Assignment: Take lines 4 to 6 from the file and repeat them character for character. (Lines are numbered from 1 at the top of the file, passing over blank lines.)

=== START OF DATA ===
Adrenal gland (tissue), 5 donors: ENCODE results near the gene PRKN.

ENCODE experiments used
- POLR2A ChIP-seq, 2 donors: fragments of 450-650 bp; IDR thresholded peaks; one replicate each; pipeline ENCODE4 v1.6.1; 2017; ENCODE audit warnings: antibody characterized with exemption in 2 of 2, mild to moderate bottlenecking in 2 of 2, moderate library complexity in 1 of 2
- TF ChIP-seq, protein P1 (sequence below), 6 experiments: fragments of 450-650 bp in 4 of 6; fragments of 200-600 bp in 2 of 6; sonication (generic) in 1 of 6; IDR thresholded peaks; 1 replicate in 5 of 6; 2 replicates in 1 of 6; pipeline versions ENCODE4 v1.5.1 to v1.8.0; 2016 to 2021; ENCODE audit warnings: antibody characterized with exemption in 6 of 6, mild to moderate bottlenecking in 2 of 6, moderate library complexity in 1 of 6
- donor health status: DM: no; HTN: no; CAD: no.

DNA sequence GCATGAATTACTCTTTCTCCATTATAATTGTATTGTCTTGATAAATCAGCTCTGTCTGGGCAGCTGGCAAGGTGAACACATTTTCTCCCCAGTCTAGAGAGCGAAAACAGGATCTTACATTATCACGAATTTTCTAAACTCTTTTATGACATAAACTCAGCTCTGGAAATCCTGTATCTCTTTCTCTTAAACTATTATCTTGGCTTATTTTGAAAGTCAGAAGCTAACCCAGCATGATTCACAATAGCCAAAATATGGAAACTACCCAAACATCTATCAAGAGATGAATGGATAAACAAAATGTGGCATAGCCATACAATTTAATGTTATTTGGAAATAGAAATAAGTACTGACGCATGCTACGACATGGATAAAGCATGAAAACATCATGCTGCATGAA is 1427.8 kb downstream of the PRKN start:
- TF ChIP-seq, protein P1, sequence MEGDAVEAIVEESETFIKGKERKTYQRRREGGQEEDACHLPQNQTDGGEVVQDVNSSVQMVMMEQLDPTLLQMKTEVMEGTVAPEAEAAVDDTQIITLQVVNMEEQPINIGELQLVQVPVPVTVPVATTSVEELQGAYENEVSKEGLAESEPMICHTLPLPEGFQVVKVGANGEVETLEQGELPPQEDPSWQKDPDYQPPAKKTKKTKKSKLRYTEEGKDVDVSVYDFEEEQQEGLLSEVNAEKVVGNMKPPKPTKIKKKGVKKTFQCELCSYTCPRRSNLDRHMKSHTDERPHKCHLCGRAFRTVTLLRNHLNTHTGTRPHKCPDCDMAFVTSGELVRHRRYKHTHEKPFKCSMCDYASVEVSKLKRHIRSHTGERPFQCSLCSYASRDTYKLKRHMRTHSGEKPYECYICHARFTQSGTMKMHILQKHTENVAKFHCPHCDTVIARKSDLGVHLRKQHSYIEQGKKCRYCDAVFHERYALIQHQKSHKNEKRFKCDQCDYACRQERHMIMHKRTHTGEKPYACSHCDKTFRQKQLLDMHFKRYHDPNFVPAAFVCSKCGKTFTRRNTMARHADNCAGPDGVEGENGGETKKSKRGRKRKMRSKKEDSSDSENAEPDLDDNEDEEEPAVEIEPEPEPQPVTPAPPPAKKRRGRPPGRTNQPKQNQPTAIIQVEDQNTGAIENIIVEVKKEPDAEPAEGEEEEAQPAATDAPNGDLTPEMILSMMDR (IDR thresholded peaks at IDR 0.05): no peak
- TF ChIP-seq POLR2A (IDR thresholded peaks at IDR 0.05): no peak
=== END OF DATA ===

- TF ChIP-seq, protein P1 (sequence below), 6 experiments: fragments of 450-650 bp in 4 of 6; fragments of 200-600 bp in 2 of 6; sonication (generic) in 1 of 6; IDR thresholded peaks; 1 replicate in 5 of 6; 2 replicates in 1 of 6; pipeline versions ENCODE4 v1.5.1 to v1.8.0; 2016 to 2021; ENCODE audit warnings: antibody characterized with exemption in 6 of 6, mild to moderate bottlenecking in 2 of 6, moderate library complexity in 1 of 6
- donor health status: DM: no; HTN: no; CAD: no.

DNA sequence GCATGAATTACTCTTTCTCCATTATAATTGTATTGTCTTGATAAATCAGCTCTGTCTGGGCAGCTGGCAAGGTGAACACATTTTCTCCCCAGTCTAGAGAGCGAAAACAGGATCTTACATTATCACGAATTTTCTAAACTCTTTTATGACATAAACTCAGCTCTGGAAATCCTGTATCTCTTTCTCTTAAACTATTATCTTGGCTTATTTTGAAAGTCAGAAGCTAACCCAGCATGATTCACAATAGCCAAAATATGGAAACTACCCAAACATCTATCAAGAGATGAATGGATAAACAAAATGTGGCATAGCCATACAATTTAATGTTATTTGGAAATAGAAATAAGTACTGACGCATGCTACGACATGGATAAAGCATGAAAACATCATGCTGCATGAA is 1427.8 kb downstream of the PRKN start: